Update Raspberry Pi Bootloader

bret.dk 1 miesiąc temu

Updating your Raspberry Pi bootloader is often essential for keeping the device running smoothly and whilst on a Raspberry Pi it’s not often critical, firmware updates can enhance system stability, and performance, and introduce new features. Here’s a straightforward guide on how to do it.

Why Update The Raspberry Pi Bootloader?

Firmware is the low-level software embedded in your Raspberry Pi, acting as a bridge between the hardware and your software. Keeping it updated means better reliability, security, and performance. For example, you may want to update the Raspberry Pi 5 bootloader as in recent updates, it enables you to use PCI Express devices (if you want to boot your Raspberry Pi 5 from NVMe) without explicitly enabling them within your config.txt file!

Checking Your Bootloader Version

Before updating, check your current firmware version to see if an update is necessary. Open a terminal and enter:


This will tell you your current bootloader version, and the latest available on your release branch, and prompt you if an update is available.

Update Raspberry Pi Bootloader

The Raspberry Pi Foundation has made the update process simple with a few terminal commands.

Update System Packages

Keep your system’s packages up to date:

sudo apt updatesudo apt full-upgrade

Install EEPROM Update Utility

The rpi-eeprom utility should be installed by default but it’s good to check, and if for some reason it’s not, you can install the utility needed for updating the EEPROM:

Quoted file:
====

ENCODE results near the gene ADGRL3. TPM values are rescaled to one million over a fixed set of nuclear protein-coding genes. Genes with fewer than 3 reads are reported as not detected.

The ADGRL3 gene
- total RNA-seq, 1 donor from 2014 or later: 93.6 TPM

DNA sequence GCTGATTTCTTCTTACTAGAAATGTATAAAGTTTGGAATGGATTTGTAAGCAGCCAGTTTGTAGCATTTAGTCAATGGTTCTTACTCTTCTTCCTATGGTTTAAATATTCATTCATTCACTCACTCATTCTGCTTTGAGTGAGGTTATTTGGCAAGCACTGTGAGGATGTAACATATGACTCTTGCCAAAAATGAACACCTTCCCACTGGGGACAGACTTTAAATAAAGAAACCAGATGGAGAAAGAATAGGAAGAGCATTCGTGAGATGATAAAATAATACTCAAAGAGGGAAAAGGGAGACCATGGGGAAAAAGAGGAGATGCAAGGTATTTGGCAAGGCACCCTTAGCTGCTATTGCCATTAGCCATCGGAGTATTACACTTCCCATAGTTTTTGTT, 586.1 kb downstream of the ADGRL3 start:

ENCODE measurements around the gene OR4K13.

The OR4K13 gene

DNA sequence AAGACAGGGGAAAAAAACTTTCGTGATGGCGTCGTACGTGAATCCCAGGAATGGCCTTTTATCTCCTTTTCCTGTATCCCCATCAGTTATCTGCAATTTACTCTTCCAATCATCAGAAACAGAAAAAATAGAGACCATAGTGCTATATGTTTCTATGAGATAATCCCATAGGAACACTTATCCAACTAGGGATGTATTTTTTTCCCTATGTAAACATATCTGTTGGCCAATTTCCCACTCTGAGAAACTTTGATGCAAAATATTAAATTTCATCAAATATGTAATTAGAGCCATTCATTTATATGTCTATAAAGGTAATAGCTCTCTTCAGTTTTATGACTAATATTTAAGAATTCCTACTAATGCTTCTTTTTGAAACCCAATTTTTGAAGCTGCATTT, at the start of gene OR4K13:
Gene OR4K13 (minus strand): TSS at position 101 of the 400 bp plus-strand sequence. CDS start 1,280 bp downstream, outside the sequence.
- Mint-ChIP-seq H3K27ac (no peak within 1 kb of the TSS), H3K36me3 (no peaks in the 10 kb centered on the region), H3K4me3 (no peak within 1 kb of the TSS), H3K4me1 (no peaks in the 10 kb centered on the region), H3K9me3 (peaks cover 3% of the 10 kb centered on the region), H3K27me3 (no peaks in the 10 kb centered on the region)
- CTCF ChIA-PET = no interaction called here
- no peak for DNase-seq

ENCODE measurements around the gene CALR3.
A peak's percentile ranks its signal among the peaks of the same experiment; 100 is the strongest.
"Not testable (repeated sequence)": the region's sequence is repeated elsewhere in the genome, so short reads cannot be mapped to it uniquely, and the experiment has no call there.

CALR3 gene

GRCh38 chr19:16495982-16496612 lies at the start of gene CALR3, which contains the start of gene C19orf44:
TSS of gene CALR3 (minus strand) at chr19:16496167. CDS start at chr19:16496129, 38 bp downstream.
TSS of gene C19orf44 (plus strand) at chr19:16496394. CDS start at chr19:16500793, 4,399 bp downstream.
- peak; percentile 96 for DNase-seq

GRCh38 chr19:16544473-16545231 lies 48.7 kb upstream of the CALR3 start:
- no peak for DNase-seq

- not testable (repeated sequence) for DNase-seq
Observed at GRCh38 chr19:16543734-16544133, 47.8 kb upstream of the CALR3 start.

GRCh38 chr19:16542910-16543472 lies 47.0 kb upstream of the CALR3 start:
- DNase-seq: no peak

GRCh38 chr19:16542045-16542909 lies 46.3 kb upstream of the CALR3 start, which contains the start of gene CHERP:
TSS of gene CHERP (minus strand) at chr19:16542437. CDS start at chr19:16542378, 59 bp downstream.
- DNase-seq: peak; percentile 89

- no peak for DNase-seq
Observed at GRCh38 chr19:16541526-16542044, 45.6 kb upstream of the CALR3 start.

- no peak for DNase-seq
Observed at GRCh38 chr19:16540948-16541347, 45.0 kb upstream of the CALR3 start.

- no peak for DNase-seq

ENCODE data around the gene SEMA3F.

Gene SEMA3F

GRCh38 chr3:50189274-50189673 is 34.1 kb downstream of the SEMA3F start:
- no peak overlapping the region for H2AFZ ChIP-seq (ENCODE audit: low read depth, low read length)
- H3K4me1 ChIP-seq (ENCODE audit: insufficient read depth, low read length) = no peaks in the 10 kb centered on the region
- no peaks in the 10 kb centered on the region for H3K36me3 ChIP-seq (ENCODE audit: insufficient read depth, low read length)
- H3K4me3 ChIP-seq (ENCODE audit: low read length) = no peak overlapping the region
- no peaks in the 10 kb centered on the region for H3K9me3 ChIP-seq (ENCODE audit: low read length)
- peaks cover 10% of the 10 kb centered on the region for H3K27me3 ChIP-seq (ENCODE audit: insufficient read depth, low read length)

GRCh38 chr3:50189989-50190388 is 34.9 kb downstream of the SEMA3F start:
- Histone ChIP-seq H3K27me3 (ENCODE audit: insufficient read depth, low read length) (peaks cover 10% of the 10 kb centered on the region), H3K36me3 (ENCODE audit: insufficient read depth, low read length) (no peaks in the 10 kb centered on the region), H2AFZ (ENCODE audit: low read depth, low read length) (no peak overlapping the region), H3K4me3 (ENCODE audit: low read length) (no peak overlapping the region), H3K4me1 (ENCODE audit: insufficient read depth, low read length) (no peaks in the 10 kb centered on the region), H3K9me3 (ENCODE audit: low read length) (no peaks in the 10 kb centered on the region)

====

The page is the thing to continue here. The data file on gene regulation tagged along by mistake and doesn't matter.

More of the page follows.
sudo apt install rpi-eeprom

Update the Firmware

With the utility installed and an update confirmed to be available, we can update the firmware:

sudo rpi-eeprom-update -a

Reboot Your Raspberry Pi

Apply the update with a reboot:

sudo reboot

Verifying the Update

After rebooting, check the firmware version again to confirm the update with either of these commands:

vcgencmd bootloader_versionrpi-eeprom-update

Changing Release Branch

Usually sticking to the stable branch is the smart move, though if you want to live on the edge and run the latest branch (as you’ll see I am in my above screenshot) then you’ll want to change over to latest. There are 2 quick ways to achieve this.

Using raspi-config

To change this value in raspi-config you’ll want to run:

sudo raspi-config

Then go to 6 Advanced Options -> A5 Bootloader Version and select either E1 Latest (or E2 Default if you wish to go back to the defaults).

Edit rpi-eeprom-update Configuration File

If you prefer to go down the text editor route, we can modify the /etc/default/rpi-eeprom-update file directly:

sudo nano /etc/default/rpi-eeprom-update

There will usually only be one line in this file, and if you’re changing from the default it will read FIRMWARE_RELEASE_STATUS="default". Instead, to use latest we want to update it to read:


Once you’ve done this, you can reboot.


Updating your Raspberry Pi’s firmware is straightforward and often beneficial for performance, stability, and security. Regular checks for firmware updates are recommended. Automatic updates can be set up but usually, I wouldn’t recommend these as they could lead to issues down the line, especially on the latest branch.

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